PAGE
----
Written by: Larry Elder
Posted: Jan. 11, 2013
The New York Post headline read: “Could You Spend $500 on Food at This Bodega? A Welfare Recipient Claimed To!” A few days later, another headline: “Welfare Recipients Take Out Cash at Strip Clubs, Liquor Stores and X-Rated Shops.” “They’re on the dole — and watching the pole,” wrote the Post. “Welfare recipients took out cash at bars, liquor stores, X-rated video shops, hookah parlors and even strip clubs — where they presumably spent their taxpayer money on lap dances rather than diapers.”
Here’s how it works.
Welfare recipients receive Electronic Benefit Transfer cards, preloaded with specified dollar amounts for food and for cash assistance. The EBT card can be used to purchase eligible food products at stores pre-approved by the U.S. Department of Agriculture. Swipe the card, enter a PIN, and the amount of the food purchase is deducted from the welfare recipient’s food allowance and is credited to the retailer. Some “welfare-ready” ATMs accept the EBT cards just like ATM or debit cards, dispensing cash.
But the Post exposed welfare recipients using the ATMs located inside businesses with names like Hank’s Saloon in Brooklyn; an East Village porn shop called Blue Door Video; The Anchor, a SoHo lounge; TriBeCa’s Patriot Saloon; a Bronx liquor distributor called Drinks Galore; and Club Eleven and Club Heat, both Bronx strip clubs.
In case welfare recipients want to know where they can find “welfare-ready” ATMs, the New York state’s Office of Temporary and Disability Assistance lists some of these EBT-ready ATMs on its website.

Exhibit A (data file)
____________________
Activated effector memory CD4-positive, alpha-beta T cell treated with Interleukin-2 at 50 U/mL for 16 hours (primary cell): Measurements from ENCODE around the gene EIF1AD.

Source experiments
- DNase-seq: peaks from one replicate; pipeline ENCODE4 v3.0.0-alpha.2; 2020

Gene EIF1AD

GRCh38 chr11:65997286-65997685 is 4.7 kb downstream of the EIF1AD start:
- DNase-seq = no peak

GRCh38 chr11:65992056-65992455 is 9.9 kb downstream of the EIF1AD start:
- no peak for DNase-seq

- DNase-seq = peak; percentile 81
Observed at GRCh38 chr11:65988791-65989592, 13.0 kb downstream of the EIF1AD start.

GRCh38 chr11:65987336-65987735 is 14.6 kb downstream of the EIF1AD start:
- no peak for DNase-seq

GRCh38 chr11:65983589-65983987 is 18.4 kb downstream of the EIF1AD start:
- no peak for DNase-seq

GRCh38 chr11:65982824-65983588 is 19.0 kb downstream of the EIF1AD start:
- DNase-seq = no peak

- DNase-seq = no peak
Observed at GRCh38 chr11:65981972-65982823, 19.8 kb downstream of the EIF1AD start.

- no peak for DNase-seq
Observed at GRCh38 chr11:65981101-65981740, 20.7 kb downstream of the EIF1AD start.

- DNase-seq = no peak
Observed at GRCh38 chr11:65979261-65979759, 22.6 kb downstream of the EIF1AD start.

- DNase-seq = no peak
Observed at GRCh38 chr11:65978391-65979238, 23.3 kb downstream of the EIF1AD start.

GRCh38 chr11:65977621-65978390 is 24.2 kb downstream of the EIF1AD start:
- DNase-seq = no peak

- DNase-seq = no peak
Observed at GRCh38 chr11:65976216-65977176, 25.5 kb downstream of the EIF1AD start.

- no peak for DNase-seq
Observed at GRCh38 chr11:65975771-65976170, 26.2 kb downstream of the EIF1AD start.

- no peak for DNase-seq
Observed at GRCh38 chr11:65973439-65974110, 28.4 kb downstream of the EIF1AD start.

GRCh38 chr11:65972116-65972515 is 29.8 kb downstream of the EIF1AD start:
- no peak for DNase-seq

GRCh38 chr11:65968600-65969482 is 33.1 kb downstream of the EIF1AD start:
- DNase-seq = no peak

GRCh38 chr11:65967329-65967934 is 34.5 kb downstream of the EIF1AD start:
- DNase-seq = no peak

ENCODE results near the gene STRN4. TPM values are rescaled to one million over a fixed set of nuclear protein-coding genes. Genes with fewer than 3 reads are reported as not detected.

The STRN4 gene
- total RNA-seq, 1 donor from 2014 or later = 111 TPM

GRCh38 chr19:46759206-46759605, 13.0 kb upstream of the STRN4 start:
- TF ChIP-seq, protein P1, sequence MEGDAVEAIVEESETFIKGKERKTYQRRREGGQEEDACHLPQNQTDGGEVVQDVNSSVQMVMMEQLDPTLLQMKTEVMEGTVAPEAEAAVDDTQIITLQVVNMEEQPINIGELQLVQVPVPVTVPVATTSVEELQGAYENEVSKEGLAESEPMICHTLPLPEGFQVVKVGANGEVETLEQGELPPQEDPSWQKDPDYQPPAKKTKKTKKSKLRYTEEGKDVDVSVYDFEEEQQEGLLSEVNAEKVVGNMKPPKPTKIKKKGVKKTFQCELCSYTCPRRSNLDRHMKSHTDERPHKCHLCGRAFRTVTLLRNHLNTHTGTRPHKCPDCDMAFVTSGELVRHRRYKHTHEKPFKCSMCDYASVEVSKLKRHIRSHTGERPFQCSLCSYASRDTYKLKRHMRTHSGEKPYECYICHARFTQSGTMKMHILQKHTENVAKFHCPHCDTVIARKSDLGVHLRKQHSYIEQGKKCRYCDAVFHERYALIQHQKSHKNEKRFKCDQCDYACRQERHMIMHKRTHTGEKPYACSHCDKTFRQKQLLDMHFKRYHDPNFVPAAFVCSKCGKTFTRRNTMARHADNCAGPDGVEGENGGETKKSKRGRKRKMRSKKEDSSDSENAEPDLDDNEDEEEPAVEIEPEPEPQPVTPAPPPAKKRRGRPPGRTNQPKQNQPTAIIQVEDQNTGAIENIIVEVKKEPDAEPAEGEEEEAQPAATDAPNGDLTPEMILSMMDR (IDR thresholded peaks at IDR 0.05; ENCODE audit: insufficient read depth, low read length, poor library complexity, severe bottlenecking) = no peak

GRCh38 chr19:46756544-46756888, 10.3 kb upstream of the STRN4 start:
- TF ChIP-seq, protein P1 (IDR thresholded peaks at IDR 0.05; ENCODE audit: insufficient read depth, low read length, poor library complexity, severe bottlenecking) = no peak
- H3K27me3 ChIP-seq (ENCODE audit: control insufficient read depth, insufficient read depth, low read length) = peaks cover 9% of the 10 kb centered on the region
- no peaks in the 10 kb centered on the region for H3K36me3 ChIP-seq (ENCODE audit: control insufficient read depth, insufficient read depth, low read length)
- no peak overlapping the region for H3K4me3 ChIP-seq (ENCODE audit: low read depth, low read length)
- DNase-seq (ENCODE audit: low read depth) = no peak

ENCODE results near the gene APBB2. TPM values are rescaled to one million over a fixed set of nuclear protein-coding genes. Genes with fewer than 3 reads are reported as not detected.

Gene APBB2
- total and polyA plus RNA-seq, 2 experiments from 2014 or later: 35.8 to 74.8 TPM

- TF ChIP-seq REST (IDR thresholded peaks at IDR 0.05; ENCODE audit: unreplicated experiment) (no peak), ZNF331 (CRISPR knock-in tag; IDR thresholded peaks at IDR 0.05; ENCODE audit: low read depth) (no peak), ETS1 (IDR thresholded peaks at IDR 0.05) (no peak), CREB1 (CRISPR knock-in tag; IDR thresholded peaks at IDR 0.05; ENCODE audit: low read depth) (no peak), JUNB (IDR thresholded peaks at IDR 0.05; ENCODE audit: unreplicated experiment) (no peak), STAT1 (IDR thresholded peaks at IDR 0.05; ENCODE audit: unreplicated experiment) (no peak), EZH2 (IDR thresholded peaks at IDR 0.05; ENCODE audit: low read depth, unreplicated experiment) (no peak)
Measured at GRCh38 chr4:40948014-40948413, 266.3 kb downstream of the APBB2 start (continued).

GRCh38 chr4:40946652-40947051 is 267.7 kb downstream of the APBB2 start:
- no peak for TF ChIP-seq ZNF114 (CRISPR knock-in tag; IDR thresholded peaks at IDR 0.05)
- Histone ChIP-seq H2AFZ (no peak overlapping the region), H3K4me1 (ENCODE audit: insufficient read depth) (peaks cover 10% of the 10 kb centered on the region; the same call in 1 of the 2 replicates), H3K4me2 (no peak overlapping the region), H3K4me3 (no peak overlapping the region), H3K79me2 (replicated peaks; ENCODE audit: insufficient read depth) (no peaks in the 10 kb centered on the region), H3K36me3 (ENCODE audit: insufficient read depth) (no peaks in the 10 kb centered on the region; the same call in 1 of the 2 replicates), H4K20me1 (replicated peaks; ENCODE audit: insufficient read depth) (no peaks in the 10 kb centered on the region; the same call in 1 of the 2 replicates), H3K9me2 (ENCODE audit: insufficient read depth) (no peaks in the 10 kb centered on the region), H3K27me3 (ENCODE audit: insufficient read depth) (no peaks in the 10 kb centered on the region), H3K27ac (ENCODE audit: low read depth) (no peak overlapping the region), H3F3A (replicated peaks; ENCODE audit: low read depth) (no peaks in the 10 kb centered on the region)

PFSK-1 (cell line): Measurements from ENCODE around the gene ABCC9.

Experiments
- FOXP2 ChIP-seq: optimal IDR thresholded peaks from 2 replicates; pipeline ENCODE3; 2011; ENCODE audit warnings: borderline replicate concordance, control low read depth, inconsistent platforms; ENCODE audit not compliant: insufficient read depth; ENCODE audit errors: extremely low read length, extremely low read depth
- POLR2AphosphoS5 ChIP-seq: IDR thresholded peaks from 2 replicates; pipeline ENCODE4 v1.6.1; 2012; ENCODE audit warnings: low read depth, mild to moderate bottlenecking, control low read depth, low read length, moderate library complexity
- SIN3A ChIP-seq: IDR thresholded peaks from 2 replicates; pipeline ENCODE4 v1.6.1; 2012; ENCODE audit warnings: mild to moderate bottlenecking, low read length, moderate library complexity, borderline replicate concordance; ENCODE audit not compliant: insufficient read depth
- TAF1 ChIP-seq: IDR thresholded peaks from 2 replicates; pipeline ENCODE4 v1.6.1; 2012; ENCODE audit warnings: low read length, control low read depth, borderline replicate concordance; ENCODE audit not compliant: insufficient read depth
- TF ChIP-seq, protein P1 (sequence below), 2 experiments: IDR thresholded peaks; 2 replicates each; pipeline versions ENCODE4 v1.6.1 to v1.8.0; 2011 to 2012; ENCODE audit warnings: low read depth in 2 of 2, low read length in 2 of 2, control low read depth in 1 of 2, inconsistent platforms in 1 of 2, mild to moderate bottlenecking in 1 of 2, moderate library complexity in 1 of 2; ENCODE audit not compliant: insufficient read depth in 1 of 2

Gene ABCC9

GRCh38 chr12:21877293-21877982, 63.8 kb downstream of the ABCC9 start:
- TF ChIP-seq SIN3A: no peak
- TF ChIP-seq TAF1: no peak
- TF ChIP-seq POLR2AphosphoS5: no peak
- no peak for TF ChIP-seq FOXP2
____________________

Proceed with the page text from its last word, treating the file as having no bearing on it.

The Post also disclosed a federal sting that found food stamp “purchases” of several hundred dollars per transaction made at low-end bodegas (aka mini-marts, corner stores, mom-and-pop stores), usually involving little or no foodstuffs actually changing hands.
Whenever there is a government program, there will be more waste, fraud and abuse than you find in the private sector. What a shock.
The real scandal is our tepid 2 percent growth in this fourth year of recovery. At 2 percent, the economy produces too few jobs to make a dent in the nearly 8 percent unemployment rate. Spending just on food stamps (now called SNAP, the Supplemental Nutrition Assistance Program) has gone from $37 billion in President George W. Bush’s last year to over $78 billion for 2012, an increase of 210 percent.
Compare this recovery to any recovery since World War II. Based on past performances, the economy should be generating twice the number of jobs and the gross domestic product should be growing much, much faster.
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